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    I can’t remember where this recipe came from; it is hand written in my recipe collection book in amongst other recipes written when I was a student. I am sure it is the kind of recipe found on the side of a bag of flour or tub of baking powder. And it is so simple, it can be put together while cooking ‘proper’ dinner, not that I against having cake for dinner!

    Luscious Lemon Drizzle Cake

    125g soft margarine
    175g caster sugar
    175g self-raising flour
    pinch of salt
    1/2 teaspoon baking powder
    4 tablespoons milk
    3 medium eggs
    grated rind of 1 lemon
    Syrup – 3 tablespoon fresh lemon juice
                – 3 rounded tablespoon icing sugar
    Set the oven to 180 ºC/fan 160 ºC. Grease and line a 2lb loaf tin.
    Cream the margarine and sugar until light and fluffy. Crack the eggs over the top and sift over the flour, salt and baking powder. Add the lemon rind and milk. On low speed with a hand mixer, mix until well mixed but do the last bit by hand to ensure it is not over mixed.
    Pour in the prepared tin, smooth the top and bake in the preheated oven for 40-45 minutes until firm and an inserted skewer comes out clean.
    Mix the syrup ingredients together and pour over the cake as soon as it comes out of the oven and is still warm.
    Leave to cool totally in the tin.
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  5. Chicken, Lemon and Olive Stew

    March 23, 2014 by sarah

    The lovely yellow colour and gentle spice warmth of this recipe brightens up the these cold Spring evenings. Just don’t dribble the juice down your favourite top as it will stain. You have been warned!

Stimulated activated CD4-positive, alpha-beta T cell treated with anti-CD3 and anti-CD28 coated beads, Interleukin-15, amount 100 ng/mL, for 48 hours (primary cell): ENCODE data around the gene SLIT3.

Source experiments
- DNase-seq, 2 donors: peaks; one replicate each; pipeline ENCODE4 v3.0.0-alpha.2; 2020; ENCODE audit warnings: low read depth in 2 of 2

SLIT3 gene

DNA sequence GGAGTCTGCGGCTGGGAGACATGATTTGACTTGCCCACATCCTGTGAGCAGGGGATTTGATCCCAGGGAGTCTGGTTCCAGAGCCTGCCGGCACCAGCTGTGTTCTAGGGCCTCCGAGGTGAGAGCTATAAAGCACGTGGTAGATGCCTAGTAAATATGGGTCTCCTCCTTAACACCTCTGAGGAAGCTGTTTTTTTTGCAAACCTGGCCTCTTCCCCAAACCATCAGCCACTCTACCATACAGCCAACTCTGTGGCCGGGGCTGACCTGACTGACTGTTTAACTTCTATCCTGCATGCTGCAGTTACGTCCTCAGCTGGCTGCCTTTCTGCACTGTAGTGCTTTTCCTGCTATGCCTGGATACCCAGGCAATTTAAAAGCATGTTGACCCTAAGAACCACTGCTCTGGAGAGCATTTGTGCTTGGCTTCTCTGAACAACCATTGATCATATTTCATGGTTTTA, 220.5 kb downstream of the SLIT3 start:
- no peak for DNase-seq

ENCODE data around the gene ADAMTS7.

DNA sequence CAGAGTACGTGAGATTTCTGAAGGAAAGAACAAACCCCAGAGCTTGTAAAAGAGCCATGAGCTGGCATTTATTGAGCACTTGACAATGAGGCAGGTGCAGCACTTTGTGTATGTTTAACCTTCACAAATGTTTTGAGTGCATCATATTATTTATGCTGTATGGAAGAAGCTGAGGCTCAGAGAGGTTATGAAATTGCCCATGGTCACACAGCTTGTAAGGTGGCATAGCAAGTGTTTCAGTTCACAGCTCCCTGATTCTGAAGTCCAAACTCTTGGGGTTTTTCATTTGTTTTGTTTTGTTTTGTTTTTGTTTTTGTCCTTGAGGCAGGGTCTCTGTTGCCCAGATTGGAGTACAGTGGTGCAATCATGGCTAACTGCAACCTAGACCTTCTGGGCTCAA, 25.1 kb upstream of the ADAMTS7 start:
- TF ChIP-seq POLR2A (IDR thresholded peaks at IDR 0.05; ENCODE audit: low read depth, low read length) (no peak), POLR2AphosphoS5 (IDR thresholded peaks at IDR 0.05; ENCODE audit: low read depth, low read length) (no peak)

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    I almost always have a jar of homemade preserved lemons in the cupboard. I make it from the lemon skins left over from pressing the juice from other recipes, such as elderflower champagne or lemon curd, so it is practically free rather than the very overpriced and over coloured jars in the supermarket. But feel free to use what ever preserved lemons you have to hand. Even a quick trip to Marrakesh to pick some up is quite alright by me. If you take me too.

    Chicken, Lemon and Olive Stew

    Serves 4
    1 kg or so of chicken thighs with skin on, or chicken pieces or a jointed chicken
    2 tablespoons of olive oil
    1 large onion cut into fine half moons
    2 garlic cloves crushed
    a large thumb sized knob of fresh ginger, finely grated
    1 teaspoon ground cumin
    1 teaspoon ground tumeric
    1/4 teaspoon ground cinnamon
    1 tablespoon honey
    1 pint/half a litre of chicken stock (from a stock pot is fine)
    half a jar of green olives (pitted or not as to your preference or what is on offer), rinsed
    1 preserved lemon
    fresh coriander, chopped finely
    Heat the oil in a large heavy bottomed casserole (my lovely new Creuset pan is perfect) and brown the chicken all over. Remove the chicken from the oil and rest on a plate. Reduce the heat to medium or less and soften the onion for a few minutes. Once the onions are softened, add the dry spices, garlic and ginger and stir until fragrant. 
    Pour over the chicken stock and with a wooden spoon, rub the bottom of the pan to release the crusted yumminess.
    Return the chicken to the pan and put on the lid; simmer for 30 minutes.